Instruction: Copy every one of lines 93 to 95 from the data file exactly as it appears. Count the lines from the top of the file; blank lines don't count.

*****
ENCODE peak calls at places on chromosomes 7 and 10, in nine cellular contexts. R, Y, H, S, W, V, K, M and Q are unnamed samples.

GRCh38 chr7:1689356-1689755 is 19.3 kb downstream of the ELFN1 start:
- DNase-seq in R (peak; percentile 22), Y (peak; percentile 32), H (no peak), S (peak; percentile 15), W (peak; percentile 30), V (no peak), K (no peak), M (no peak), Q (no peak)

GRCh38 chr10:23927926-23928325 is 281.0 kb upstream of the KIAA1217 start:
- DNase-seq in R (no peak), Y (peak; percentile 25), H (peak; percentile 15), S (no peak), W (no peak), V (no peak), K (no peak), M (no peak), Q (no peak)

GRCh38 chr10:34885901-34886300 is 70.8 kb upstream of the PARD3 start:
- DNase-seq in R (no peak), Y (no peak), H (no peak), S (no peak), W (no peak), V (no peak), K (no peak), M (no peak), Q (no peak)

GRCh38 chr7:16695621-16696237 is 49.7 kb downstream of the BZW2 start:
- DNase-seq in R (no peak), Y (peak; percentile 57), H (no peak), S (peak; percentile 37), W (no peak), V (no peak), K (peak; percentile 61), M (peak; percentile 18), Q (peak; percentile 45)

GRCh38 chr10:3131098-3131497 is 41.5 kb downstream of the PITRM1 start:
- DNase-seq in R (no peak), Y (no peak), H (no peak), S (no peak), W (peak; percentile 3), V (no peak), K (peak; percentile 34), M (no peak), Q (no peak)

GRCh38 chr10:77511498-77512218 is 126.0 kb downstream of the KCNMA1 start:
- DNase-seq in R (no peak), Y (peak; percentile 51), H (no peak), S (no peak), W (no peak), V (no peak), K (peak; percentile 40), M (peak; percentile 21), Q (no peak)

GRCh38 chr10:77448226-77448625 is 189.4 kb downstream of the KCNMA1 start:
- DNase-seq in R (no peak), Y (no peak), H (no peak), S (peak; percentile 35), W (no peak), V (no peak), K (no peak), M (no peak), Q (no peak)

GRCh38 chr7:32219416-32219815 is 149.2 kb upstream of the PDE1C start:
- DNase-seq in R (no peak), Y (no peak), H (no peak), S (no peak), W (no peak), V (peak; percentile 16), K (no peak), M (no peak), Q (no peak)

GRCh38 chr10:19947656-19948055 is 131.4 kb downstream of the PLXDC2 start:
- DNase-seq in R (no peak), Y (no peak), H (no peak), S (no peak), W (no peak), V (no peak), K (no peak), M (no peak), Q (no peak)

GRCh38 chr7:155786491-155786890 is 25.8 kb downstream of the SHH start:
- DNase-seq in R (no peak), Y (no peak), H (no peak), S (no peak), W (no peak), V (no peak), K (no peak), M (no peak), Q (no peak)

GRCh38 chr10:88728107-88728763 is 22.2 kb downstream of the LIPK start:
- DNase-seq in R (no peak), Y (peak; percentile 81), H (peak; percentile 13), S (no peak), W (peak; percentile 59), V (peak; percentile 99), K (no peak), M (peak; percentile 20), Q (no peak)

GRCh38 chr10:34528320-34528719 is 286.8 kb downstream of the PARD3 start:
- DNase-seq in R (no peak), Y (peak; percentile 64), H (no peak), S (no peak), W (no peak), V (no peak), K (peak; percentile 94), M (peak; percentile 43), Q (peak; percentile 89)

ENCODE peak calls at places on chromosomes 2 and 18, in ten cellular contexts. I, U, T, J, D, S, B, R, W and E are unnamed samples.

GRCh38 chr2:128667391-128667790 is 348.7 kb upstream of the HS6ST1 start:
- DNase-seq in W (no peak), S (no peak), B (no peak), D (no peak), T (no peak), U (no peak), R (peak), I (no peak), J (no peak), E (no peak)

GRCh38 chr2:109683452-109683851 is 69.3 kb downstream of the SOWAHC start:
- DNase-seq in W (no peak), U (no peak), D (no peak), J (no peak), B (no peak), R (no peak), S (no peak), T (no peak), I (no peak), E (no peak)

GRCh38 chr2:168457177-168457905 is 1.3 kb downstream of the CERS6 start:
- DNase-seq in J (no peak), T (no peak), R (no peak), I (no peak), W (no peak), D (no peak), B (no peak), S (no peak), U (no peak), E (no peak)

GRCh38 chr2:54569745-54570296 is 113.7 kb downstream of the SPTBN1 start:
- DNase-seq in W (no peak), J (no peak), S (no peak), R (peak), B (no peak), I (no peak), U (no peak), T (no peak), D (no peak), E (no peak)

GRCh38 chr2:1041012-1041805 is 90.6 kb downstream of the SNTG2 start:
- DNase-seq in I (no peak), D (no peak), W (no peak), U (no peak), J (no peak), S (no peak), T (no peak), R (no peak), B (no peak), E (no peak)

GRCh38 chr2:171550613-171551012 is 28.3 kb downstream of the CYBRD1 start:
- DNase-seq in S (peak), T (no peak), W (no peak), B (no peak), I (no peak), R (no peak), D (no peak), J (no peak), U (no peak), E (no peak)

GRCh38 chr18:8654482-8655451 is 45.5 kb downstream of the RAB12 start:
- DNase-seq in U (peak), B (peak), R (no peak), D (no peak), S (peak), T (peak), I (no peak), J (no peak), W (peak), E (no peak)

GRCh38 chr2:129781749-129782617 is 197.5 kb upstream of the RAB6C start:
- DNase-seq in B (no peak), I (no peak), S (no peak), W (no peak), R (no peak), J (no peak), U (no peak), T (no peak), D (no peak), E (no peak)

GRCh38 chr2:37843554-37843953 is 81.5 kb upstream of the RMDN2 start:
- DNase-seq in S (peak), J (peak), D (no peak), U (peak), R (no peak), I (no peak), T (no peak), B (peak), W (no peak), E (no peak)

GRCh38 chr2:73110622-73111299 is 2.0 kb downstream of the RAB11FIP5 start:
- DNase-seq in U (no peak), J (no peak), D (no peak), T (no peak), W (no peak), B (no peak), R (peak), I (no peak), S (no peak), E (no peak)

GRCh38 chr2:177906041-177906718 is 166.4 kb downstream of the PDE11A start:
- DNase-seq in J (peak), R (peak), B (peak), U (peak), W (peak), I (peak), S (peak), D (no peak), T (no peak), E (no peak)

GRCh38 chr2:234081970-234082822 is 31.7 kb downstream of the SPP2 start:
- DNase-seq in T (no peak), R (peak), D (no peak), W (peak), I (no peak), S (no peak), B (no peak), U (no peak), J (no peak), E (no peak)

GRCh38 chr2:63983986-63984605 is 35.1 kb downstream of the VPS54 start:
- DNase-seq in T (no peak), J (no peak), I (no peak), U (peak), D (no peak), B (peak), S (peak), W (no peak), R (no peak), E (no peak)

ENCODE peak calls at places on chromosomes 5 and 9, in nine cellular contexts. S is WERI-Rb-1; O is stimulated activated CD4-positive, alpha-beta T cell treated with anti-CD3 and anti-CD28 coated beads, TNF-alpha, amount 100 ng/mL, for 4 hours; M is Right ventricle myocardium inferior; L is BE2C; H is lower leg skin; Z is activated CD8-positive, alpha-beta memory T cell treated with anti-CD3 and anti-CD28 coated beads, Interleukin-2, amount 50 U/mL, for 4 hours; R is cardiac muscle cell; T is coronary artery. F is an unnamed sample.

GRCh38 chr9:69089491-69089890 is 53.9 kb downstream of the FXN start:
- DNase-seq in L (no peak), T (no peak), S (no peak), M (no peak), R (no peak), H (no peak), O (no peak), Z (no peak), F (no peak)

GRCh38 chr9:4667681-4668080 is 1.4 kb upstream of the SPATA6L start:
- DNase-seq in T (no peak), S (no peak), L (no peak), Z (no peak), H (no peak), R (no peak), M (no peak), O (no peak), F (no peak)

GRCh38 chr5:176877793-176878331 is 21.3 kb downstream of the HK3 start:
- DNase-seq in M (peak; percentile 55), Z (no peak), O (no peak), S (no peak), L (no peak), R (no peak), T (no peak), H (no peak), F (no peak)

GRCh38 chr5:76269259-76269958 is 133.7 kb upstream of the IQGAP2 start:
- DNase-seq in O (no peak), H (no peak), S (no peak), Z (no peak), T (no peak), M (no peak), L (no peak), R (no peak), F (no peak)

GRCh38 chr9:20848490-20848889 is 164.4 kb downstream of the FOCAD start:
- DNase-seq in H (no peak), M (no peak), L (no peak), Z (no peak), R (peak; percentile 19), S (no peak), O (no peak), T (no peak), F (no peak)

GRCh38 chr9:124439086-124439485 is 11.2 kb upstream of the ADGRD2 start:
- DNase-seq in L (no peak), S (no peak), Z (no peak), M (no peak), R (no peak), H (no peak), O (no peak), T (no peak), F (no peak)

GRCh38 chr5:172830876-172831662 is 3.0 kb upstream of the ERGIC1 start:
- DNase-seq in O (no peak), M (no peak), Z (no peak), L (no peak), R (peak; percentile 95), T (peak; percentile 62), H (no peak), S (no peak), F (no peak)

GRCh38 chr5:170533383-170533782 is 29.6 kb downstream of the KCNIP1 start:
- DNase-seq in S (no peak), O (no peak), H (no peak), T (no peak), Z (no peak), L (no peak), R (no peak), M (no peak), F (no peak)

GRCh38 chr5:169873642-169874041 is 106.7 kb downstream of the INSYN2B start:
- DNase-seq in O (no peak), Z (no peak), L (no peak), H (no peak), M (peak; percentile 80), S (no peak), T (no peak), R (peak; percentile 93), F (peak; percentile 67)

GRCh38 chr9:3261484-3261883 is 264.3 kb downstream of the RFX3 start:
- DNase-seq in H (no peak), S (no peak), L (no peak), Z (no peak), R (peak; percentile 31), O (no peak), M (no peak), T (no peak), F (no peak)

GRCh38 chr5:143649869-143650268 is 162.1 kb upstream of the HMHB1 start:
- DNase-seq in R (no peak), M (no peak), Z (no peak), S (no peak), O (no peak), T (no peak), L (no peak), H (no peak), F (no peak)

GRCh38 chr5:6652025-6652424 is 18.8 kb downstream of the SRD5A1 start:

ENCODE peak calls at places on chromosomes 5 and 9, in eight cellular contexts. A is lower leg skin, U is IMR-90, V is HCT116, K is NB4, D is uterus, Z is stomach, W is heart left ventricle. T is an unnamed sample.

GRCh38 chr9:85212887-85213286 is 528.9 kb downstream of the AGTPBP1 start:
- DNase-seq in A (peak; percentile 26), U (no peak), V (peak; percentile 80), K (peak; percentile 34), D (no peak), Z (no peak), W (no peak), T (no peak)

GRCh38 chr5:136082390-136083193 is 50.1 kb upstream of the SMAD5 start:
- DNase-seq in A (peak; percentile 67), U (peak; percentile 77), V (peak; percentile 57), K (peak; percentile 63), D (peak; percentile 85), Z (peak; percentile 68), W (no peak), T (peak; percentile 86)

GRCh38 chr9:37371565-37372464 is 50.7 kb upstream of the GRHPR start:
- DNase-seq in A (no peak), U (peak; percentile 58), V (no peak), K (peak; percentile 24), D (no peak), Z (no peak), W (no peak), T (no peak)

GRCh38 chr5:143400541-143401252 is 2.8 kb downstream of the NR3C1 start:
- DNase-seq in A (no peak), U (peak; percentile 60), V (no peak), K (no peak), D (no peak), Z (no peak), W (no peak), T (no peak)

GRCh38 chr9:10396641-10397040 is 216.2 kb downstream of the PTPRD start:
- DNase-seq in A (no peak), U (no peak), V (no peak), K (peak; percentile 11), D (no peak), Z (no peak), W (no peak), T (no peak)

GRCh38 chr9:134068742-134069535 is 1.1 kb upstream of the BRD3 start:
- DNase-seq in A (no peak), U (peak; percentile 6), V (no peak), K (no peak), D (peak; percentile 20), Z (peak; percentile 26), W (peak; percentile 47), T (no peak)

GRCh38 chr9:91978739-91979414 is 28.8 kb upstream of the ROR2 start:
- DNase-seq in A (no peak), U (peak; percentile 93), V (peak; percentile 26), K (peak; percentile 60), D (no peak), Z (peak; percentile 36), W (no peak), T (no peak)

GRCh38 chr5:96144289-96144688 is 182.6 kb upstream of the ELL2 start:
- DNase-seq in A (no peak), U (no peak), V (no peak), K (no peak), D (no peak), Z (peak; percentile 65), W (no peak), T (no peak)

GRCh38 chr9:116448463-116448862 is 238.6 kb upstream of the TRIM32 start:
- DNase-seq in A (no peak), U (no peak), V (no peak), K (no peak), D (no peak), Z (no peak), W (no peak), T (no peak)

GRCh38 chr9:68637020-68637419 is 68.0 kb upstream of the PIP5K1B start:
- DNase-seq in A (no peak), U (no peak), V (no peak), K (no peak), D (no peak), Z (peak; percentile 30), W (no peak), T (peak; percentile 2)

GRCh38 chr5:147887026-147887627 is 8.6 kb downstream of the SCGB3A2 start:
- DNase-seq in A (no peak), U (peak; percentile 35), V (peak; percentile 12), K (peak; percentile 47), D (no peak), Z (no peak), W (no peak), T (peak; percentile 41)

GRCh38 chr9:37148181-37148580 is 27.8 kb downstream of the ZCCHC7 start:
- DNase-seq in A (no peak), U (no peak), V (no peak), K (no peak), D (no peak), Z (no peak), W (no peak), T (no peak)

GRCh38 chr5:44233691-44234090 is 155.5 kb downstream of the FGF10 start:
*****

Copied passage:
- DNase-seq in A (no peak), U (no peak), V (no peak), K (no peak), D (no peak), Z (peak; percentile 65), W (no peak), T (no peak)

GRCh38 chr9:116448463-116448862 is 238.6 kb upstream of the TRIM32 start:
- DNase-seq in A (no peak), U (no peak), V (no peak), K (no peak), D (no peak), Z (no peak), W (no peak), T (no peak)